Paris—The view isn’t only better from the top, business is too. At least that’s the take home from Hermès International SCA which on Tuesday reported record-breaking sales for 2012.
The French luxurygoods house known for its Birkin handbags and silk scarves, posted a 22.6% sales increase to 3.48 billion euros (about $4.66 billion). Excluding currency fluctuations, sales rose 16%. Hermès easily met its expectation of organic sales growth exceeding 13%, as the company posted full year revenue growth, excluding currency variations, of 16.4%. That marks the sixth year the Maison has met or exceeded its own annual sales target.
For 2012, “given the excellent performance in the fourth quarter, the operating margin is expected to be slightly above the all-time high achieved in 2011,” the company said.
By region, Asia (excluding Japan) drove sales with a 25% increase thanks to new stores and expansions. Sales in Europe rose 15% and sales in the Americas rose 14%.
By category, silk and textiles posted 16% sales increase, while ready-to-wear and fashion accessories surged 22%. Leathergoods sales rose 12% helped along by the addition of two new workshops in France due to “persistently strong demand.”
Watches had a 17% sales increase as the Maison gained more haute horlogerie customers with new styles. Other divisions posted a 45% gain, including jewelry driven by the success of the brand’s second Haute Bijouterie collection.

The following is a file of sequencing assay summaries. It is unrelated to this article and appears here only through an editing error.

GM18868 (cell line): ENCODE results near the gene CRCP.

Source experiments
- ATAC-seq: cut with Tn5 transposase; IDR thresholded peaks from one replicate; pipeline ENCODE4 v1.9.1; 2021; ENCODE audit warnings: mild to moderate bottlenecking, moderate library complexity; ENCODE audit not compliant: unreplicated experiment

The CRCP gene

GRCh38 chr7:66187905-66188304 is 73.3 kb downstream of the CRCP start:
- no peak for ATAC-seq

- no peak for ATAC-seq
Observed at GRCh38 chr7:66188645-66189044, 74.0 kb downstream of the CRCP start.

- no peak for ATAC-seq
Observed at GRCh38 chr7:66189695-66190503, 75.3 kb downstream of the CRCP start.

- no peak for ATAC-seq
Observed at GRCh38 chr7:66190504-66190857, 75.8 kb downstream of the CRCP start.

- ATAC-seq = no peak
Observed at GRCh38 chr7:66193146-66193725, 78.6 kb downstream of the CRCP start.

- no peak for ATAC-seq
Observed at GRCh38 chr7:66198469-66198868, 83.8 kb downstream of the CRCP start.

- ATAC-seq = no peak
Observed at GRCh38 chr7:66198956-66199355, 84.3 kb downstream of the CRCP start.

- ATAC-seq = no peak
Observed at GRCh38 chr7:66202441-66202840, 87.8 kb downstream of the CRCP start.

The company’s fourth quarter sales were also stellar, rising 23% to 1.04 billion euros—better than the 995.8 million euros analysts had predicted.
While other luxurygoods brands have been reporting a slowdown in the rate of their sales increases, Hermès continues to set records. Much of that is due to the Maison’s ultra high-end positioning and careful handling of its inventory, analysts say.
“Hermès ends the year on a perfect note,” said Thomas Mesmin, analyst at CA Cheuvreux. The expected profitability for the year is “remarkable,” he said.
Hermes exerts more control over sales by limiting the supply of its handbags amid strong demand, according to Luca Solca, analyst at Exane BNP Paribas.
“Hermès’ marketing strategy is to be unique and highly exclusive, so that it maintains exclusivity and low supply,” said Milton Pedraza, chief executive of the Luxury Institute. “The brand banks on the fact that its products are not readily available and are not worn by everyone. Hermès is the anti-ubiquity brand and it does it extraordinarily well.”
Bain & Co. had predicted that the so-called “absolute luxury” level where Hermès is positioned will be the fastest-growing segment of the luxury market and will outperform the rest until at least 2014.